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Following the Rare Harlequins of Northwestern Wyoming

Initial research results show this spectacular duck that summers in northwest Wyoming spends its winters off the coast of British Columbia.

5/31/2018 4:21:21 PM

Jackson - A team of biologists from the Wyoming Game and Fish Department, the Biodiversity Research Institute and Grand Teton National Park teamed up to continue exciting new research that is revealing the seasonal travels of the rare harlequin ducks of northwest Wyoming. In late May, a mated pair of harlequins was captured in Grand Teton National Park with the male receiving a surgically implanted GPS transmitter to track its travels for the next two years. The female harlequin was fitted with a geo-locator leg band that will provide less precise data on its whereabouts. Two pairs of the birds were also marked in 2016 and those birds spent the winter off the coast of British Columbia after summering in Grand Teton National Park. Harlequins are one of the rarest breeding birds in the state, inhabiting swift water mountain streams of northwest Wyoming. This is the southeastern-most population of this spectactular duck in western North America. It is designated as a “Species of Greatest Conservation Need” and little information is available on the timing and migration routes, as well as important areas for Wyoming’s harlequin ducks after they depart their breeding streams. These data are needed to manage for the long-term viability of this species in Wyoming and beyond. Funding was provided by the Jackson-based Meg and Bert Raynes Wildlife Fund.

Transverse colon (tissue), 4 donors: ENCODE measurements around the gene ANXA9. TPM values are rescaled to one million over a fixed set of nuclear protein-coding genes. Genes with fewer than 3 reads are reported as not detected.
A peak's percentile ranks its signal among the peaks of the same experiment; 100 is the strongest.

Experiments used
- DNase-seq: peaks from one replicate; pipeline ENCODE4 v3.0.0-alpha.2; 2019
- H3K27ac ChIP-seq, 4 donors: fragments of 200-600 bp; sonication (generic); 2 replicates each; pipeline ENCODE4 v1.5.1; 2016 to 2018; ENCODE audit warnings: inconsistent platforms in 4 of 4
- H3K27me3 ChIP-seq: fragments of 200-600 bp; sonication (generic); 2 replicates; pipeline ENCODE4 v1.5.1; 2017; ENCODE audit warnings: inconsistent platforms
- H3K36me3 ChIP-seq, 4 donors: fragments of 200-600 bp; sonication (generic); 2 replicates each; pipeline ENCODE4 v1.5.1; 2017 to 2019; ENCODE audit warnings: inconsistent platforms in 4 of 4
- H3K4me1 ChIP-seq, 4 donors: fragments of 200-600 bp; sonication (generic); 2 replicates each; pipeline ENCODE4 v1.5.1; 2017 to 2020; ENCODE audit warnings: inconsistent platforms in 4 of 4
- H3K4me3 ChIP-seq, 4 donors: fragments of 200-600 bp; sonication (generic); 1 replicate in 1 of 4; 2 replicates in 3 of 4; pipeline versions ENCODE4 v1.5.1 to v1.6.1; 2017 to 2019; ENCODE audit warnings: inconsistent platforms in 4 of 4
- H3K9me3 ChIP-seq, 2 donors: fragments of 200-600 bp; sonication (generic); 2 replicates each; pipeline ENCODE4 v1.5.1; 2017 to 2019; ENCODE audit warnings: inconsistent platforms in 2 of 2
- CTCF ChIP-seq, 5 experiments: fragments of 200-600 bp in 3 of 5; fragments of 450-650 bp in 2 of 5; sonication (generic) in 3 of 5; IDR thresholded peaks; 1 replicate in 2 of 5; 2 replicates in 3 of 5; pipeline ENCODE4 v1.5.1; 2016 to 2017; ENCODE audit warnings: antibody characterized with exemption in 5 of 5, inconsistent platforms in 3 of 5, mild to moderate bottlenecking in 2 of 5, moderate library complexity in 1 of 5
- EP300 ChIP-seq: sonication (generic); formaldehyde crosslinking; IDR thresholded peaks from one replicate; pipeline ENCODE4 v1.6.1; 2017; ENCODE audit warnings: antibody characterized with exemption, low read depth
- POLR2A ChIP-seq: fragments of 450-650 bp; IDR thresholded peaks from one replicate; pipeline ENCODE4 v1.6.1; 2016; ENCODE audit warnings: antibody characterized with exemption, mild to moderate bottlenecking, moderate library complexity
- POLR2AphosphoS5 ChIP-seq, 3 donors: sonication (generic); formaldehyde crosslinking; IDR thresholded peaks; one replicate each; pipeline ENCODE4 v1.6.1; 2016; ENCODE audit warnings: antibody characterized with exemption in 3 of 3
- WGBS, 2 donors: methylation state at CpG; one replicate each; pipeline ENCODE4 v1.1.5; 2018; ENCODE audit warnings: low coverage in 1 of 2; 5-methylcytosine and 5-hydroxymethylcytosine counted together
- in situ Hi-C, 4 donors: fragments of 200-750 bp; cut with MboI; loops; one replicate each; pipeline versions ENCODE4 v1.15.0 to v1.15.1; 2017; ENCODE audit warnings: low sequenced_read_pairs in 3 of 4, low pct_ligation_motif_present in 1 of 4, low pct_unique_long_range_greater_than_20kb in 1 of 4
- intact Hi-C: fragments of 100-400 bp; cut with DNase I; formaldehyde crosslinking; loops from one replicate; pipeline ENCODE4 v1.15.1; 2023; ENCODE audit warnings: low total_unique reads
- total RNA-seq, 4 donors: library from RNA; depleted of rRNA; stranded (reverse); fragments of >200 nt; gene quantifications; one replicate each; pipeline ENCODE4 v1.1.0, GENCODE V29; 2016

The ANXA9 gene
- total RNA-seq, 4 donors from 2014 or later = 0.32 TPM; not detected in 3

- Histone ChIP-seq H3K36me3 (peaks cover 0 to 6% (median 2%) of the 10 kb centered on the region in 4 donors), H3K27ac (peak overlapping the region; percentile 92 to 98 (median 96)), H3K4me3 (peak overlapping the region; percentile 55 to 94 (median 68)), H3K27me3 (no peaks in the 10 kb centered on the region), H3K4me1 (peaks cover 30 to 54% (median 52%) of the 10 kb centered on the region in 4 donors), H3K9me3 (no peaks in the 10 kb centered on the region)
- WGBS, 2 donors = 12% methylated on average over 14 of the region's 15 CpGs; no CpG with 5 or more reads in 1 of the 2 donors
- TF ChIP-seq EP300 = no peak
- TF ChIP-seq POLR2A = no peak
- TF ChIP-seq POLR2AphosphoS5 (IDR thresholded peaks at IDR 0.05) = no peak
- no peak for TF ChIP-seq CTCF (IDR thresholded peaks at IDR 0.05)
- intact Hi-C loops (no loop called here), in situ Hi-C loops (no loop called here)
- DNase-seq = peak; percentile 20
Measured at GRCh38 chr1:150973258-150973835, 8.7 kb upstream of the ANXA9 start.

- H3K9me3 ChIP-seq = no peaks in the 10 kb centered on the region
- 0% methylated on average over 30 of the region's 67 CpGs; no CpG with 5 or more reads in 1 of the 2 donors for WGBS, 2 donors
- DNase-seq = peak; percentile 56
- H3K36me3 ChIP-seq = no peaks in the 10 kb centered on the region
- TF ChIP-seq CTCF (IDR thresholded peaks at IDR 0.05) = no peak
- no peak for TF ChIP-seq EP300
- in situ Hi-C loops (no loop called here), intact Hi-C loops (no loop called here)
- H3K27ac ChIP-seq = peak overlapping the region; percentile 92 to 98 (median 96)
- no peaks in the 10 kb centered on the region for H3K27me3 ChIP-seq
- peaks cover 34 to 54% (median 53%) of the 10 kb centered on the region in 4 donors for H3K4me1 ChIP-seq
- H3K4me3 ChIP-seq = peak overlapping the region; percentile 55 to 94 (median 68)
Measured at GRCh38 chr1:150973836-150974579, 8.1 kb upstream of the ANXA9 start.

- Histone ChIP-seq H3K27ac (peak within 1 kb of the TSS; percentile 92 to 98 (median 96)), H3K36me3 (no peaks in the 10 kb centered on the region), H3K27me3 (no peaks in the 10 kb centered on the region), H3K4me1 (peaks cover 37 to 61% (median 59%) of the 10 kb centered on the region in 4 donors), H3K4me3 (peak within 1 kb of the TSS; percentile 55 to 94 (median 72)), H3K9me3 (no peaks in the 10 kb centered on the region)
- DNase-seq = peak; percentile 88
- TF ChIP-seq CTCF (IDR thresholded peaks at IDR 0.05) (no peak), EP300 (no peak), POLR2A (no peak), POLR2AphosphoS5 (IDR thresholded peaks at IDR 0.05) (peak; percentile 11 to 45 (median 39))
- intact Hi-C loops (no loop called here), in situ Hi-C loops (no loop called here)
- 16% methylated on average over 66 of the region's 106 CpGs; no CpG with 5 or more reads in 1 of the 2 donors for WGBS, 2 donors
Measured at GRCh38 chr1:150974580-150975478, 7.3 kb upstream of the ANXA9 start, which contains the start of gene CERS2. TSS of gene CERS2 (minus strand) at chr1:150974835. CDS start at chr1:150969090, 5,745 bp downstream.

(Mark Gocke, Public Information Specialist, 307-733-2321)

- WGFD -

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